A New Age of Gaming


When young, one is confident to be able to build palaces for mankind, but when the time comes one has one’s hands full just to be able to remove their trash.

–Johann Wolfgang von Goethe


I never completed Fallout 2. So, in preparation for my copy of Fallout 3 that I preordered back in May, I started replaying the first in the series and will hopefully finish both games before I can fiddle around with the latest’s customizations and different camera.

Loading the game, the first thing I noticed when creating a new character was that the default age happened to be twenty-five (which one can alter). I was fourteen when I first played this game; at that time, the age of twenty-five was some mythical far off adult land of which I had no real concept. Now that I am twenty-five, I look at the age and recall trying to make the age as young as possible. I could not think in terms of a twenty-five year old, and wished to make no attempt at such back then (I still have a hard time conceptualizing myself as an adult due to lack of markers such as marriage or children as goals).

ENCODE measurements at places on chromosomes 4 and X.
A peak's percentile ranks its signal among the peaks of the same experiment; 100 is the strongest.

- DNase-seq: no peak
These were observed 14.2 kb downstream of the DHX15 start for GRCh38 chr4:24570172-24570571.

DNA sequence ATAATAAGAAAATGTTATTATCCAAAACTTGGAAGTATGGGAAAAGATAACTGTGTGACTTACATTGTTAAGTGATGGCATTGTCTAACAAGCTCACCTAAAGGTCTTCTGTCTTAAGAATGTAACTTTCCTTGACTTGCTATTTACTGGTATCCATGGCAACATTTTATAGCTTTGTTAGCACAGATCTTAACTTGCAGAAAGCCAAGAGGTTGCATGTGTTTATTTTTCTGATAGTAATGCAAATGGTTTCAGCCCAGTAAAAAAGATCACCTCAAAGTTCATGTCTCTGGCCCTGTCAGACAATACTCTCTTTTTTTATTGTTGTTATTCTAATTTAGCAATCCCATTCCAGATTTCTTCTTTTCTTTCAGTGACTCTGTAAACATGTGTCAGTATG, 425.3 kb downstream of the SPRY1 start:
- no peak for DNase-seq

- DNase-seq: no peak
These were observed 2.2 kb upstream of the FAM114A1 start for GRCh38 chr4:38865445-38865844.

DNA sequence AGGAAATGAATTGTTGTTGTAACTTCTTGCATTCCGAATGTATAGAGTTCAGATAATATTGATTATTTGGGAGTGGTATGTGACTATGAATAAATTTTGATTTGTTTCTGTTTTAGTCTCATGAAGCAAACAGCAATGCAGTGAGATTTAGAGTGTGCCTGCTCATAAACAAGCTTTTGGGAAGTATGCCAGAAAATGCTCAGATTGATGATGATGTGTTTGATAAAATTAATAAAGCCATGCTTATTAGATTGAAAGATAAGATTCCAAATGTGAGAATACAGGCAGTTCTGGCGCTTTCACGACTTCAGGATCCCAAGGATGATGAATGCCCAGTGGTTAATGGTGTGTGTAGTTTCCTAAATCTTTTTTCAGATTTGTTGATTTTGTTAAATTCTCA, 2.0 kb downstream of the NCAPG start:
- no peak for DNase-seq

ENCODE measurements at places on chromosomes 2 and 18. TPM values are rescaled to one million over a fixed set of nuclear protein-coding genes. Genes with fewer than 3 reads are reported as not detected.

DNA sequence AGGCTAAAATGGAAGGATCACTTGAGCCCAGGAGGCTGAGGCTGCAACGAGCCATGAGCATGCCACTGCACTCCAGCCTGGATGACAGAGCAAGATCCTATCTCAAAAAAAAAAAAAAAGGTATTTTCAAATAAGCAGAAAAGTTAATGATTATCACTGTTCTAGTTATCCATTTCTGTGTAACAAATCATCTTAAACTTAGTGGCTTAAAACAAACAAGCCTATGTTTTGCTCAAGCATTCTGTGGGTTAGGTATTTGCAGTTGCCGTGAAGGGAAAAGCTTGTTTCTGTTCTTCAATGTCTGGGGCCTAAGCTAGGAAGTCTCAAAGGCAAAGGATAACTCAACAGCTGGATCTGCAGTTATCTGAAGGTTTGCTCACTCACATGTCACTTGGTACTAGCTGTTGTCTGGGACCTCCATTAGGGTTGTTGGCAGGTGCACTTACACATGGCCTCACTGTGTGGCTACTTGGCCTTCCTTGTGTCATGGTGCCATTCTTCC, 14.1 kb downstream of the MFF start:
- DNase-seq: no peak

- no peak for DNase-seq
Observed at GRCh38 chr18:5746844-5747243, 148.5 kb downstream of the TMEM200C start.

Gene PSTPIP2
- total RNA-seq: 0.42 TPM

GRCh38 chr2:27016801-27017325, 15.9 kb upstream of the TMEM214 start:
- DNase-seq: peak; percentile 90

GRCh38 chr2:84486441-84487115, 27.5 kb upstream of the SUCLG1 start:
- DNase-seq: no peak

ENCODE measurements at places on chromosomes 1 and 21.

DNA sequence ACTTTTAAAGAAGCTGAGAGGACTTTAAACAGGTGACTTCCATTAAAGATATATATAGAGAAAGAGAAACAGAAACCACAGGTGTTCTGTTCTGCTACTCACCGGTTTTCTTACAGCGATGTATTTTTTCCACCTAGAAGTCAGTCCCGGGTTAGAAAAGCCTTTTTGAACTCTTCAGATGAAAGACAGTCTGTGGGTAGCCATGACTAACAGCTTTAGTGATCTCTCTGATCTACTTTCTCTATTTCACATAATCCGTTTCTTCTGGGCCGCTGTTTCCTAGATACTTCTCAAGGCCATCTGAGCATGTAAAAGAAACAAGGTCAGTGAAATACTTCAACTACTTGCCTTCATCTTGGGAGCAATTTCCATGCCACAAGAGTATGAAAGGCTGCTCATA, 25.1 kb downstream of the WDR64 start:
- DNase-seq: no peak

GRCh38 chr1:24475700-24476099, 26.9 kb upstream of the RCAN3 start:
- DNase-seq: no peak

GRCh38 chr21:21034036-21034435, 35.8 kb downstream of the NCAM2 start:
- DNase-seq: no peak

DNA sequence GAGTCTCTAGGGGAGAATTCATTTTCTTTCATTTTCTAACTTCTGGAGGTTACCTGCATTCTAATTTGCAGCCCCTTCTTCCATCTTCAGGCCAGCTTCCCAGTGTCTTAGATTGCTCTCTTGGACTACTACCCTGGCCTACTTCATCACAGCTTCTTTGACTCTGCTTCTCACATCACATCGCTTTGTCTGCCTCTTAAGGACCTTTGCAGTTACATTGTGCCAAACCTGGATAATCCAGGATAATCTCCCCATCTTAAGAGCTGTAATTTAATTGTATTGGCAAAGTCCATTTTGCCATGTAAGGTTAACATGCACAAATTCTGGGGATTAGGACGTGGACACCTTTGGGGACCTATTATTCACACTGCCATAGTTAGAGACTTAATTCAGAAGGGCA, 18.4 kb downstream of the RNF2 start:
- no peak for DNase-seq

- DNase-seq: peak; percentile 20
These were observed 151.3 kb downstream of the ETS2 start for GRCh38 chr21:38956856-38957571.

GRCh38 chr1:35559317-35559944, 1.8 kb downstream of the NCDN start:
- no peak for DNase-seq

I used to have different expectations of games. No matter how many times I was proven wrong, I kept hoping that I would play these RPGs and possibly be represented with an ending based on the little quests I performed or ignored during my play. Over time it became evident that I was striving toward one goal, possibly a handful of different endings, but that I was much more pleased with the endings I often rewrote for myself. I’m not sure when the shift occurred that I realized this and started removing myself from games as such, but it also meant I stopped naming my characters after myself and my friends, and started creating personae. In fact, I think it was around the time of Fallout that I began such (and little surprise, it’s when I began involving myself in theater).

So what, you may be asking yourself right now. Well, one temptation (undoubtedly bred by Diablo II and its unforgiving stat/skill attribution system) is to go find some FAQs and find out what the best configuration of skills/attributes are to make sure I have the Ultimate Character! Except, I realized I don’t care and this game is not so difficult that I need worry about making too many mistakes in character creation. Fourteen year old Denis played Fallout and had very few issues when Vault 13 citizen Denis was bumbling about the world, more often talking his way out of situations then engaging in wholesale slaughter.